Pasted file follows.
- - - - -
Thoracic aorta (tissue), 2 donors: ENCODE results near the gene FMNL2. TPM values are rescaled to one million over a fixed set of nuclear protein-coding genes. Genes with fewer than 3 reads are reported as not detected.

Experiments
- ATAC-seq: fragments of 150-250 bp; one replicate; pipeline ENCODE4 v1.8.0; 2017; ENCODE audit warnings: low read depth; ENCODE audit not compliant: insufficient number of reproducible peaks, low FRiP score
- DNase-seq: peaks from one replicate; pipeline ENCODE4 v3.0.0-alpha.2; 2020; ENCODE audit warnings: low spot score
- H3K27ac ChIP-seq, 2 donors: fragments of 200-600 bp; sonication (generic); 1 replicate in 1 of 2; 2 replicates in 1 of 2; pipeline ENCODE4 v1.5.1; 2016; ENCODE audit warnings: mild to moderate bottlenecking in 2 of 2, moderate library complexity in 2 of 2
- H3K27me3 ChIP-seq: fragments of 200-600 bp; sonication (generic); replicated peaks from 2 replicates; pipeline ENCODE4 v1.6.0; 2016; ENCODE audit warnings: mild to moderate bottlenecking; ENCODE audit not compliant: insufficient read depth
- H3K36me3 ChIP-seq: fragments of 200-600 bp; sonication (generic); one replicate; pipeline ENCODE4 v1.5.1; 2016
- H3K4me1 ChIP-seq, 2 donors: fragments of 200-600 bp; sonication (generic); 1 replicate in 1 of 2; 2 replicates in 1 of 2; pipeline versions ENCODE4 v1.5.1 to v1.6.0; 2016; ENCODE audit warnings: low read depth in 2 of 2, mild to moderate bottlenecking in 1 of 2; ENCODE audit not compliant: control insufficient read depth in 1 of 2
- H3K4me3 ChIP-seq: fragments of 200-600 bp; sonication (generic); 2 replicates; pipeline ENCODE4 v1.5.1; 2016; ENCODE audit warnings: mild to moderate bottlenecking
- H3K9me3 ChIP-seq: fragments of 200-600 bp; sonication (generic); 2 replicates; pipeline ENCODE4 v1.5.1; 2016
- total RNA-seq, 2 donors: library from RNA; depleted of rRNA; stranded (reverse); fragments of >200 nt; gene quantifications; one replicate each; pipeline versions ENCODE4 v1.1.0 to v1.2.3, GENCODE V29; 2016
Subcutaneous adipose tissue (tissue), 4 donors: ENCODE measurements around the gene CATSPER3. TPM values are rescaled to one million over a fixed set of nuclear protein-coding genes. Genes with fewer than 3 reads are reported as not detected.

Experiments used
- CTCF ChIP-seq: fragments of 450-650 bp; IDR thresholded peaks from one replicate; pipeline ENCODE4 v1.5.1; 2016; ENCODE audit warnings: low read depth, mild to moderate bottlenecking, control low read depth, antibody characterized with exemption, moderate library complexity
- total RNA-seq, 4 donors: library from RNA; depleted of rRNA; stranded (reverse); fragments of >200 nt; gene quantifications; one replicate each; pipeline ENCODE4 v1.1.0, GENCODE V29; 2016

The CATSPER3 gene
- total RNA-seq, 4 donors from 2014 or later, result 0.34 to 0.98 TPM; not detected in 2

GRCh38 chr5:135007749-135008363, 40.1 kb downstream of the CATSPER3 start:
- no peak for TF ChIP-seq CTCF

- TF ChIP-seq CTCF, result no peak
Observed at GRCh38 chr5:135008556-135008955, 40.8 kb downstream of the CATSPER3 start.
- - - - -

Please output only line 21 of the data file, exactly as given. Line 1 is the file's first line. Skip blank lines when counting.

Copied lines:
Observed at GRCh38 chr5:135008556-135008955, 40.8 kb downstream of the CATSPER3 start.